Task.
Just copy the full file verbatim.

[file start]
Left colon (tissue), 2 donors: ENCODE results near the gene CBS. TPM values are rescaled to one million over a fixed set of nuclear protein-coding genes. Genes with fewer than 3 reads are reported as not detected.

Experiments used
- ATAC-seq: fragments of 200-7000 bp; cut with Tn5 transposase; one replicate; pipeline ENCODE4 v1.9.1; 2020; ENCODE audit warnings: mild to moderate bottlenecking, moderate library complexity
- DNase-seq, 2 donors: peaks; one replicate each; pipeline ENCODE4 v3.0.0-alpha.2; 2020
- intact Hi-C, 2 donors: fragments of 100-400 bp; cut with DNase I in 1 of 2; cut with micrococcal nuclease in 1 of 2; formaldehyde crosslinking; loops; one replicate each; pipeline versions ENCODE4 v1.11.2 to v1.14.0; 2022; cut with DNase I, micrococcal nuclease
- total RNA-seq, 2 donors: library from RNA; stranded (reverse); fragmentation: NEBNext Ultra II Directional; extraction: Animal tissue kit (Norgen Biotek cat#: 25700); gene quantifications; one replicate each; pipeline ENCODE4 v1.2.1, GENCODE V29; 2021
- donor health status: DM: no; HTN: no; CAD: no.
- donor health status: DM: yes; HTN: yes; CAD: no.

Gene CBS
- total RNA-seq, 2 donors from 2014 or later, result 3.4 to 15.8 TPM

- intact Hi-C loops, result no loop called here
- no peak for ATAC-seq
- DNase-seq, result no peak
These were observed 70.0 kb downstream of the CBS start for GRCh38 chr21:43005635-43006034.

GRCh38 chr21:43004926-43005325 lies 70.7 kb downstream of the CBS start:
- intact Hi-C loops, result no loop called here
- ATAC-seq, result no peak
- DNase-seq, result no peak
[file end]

Left colon (tissue), 2 donors: ENCODE results near the gene CBS. TPM values are rescaled to one million over a fixed set of nuclear protein-coding genes. Genes with fewer than 3 reads are reported as not detected.

Experiments used
- ATAC-seq: fragments of 200-7000 bp; cut with Tn5 transposase; one replicate; pipeline ENCODE4 v1.9.1; 2020; ENCODE audit warnings: mild to moderate bottlenecking, moderate library complexity
- DNase-seq, 2 donors: peaks; one replicate each; pipeline ENCODE4 v3.0.0-alpha.2; 2020
- intact Hi-C, 2 donors: fragments of 100-400 bp; cut with DNase I in 1 of 2; cut with micrococcal nuclease in 1 of 2; formaldehyde crosslinking; loops; one replicate each; pipeline versions ENCODE4 v1.11.2 to v1.14.0; 2022; cut with DNase I, micrococcal nuclease
- total RNA-seq, 2 donors: library from RNA; stranded (reverse); fragmentation: NEBNext Ultra II Directional; extraction: Animal tissue kit (Norgen Biotek cat#: 25700); gene quantifications; one replicate each; pipeline ENCODE4 v1.2.1, GENCODE V29; 2021
- donor health status: DM: no; HTN: no; CAD: no.
- donor health status: DM: yes; HTN: yes; CAD: no.

Gene CBS
- total RNA-seq, 2 donors from 2014 or later, result 3.4 to 15.8 TPM

- intact Hi-C loops, result no loop called here
- no peak for ATAC-seq
- DNase-seq, result no peak
These were observed 70.0 kb downstream of the CBS start for GRCh38 chr21:43005635-43006034.

GRCh38 chr21:43004926-43005325 lies 70.7 kb downstream of the CBS start:
- intact Hi-C loops, result no loop called here
- ATAC-seq, result no peak
- DNase-seq, result no peak